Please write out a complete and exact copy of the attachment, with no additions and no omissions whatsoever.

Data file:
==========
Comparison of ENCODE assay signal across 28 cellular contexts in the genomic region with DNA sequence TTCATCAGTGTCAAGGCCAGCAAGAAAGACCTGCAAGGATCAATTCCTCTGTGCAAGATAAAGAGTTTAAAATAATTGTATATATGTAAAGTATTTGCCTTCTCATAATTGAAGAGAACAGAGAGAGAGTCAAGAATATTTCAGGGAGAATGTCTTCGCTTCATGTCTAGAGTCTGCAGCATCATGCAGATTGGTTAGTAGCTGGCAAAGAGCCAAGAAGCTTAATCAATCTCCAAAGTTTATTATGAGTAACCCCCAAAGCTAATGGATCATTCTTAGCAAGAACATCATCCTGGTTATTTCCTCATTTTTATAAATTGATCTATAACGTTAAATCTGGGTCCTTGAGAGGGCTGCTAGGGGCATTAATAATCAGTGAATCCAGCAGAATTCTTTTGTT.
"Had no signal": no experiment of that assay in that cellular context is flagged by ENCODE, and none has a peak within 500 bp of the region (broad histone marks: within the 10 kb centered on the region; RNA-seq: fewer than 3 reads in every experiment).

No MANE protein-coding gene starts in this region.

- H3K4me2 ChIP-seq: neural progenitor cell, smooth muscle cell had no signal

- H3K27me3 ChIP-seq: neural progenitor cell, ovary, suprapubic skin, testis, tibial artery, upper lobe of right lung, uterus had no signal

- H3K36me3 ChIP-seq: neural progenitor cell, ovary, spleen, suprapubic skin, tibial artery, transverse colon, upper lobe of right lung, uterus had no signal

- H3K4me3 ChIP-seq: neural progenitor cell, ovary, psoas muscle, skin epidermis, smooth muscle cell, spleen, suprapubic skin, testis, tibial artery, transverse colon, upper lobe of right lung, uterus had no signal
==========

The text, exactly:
Comparison of ENCODE assay signal across 28 cellular contexts in the genomic region with DNA sequence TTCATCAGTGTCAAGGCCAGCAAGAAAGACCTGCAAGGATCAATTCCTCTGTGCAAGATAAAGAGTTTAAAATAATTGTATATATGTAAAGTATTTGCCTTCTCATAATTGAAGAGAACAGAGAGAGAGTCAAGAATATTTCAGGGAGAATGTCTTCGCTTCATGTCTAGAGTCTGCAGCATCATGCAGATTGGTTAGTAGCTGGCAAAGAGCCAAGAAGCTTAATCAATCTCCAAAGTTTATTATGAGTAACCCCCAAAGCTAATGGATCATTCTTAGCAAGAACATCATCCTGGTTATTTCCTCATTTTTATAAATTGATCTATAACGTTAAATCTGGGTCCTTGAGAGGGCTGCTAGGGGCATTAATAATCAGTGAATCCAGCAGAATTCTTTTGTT.
"Had no signal": no experiment of that assay in that cellular context is flagged by ENCODE, and none has a peak within 500 bp of the region (broad histone marks: within the 10 kb centered on the region; RNA-seq: fewer than 3 reads in every experiment).

No MANE protein-coding gene starts in this region.

- H3K4me2 ChIP-seq: neural progenitor cell, smooth muscle cell had no signal

- H3K27me3 ChIP-seq: neural progenitor cell, ovary, suprapubic skin, testis, tibial artery, upper lobe of right lung, uterus had no signal

- H3K36me3 ChIP-seq: neural progenitor cell, ovary, spleen, suprapubic skin, tibial artery, transverse colon, upper lobe of right lung, uterus had no signal

- H3K4me3 ChIP-seq: neural progenitor cell, ovary, psoas muscle, skin epidermis, smooth muscle cell, spleen, suprapubic skin, testis, tibial artery, transverse colon, upper lobe of right lung, uterus had no signal